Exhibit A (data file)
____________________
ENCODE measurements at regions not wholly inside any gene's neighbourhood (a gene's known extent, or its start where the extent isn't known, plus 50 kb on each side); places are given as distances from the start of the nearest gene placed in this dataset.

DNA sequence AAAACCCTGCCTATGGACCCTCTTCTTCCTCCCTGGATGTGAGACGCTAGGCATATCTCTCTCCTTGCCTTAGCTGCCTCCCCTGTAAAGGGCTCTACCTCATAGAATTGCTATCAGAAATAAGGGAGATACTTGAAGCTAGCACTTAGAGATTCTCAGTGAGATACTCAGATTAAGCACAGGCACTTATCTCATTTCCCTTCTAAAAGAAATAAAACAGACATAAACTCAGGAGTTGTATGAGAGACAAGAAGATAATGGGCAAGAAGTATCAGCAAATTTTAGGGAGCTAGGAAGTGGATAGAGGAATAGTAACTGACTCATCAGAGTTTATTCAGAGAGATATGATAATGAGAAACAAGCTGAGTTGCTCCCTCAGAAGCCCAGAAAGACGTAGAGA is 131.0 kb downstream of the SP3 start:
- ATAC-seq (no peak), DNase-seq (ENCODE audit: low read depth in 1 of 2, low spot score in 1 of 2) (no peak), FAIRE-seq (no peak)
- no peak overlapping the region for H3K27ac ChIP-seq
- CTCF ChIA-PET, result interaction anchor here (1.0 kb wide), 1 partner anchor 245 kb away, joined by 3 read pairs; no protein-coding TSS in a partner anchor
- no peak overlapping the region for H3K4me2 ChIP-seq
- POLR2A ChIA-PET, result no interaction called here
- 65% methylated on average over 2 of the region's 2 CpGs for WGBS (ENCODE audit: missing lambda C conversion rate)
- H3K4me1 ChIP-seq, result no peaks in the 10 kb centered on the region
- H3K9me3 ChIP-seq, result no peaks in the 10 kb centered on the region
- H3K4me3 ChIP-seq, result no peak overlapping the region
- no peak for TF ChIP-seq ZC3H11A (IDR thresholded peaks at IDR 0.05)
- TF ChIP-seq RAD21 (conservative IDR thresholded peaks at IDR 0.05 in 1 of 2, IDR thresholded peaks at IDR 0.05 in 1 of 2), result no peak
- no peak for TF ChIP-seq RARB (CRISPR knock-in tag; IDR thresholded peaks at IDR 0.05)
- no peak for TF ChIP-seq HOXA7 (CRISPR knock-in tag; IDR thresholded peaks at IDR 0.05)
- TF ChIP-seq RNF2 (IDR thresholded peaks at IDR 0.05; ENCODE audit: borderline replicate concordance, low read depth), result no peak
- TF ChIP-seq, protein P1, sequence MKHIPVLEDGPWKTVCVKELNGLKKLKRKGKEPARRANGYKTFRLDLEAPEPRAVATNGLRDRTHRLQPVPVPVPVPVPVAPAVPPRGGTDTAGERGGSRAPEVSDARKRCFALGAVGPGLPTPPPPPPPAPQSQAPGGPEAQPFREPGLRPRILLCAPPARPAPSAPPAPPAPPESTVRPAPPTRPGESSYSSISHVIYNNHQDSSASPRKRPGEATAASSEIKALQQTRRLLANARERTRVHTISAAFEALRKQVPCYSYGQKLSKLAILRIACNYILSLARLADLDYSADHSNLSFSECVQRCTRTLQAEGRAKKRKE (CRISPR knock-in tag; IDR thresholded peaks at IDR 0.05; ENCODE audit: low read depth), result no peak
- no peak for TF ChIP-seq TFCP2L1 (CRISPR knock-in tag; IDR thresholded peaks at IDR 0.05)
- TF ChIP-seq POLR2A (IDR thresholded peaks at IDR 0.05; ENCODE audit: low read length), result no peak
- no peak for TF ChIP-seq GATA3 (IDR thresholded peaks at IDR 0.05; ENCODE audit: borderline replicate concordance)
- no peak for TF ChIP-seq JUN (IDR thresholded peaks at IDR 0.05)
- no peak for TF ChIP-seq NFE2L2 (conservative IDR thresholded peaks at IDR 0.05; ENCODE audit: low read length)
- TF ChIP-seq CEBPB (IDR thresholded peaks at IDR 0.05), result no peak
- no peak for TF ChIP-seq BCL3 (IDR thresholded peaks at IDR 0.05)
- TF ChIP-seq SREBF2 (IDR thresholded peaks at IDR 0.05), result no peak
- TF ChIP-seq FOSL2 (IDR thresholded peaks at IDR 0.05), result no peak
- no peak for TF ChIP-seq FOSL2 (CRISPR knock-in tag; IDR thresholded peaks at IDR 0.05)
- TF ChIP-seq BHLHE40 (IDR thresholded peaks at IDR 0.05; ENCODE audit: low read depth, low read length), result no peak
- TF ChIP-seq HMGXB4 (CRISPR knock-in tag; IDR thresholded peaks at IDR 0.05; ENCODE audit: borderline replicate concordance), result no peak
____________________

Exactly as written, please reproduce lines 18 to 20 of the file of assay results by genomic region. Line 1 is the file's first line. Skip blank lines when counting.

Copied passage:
- no peak for TF ChIP-seq TFCP2L1 (CRISPR knock-in tag; IDR thresholded peaks at IDR 0.05)
- TF ChIP-seq POLR2A (IDR thresholded peaks at IDR 0.05; ENCODE audit: low read length), result no peak
- no peak for TF ChIP-seq GATA3 (IDR thresholded peaks at IDR 0.05; ENCODE audit: borderline replicate concordance)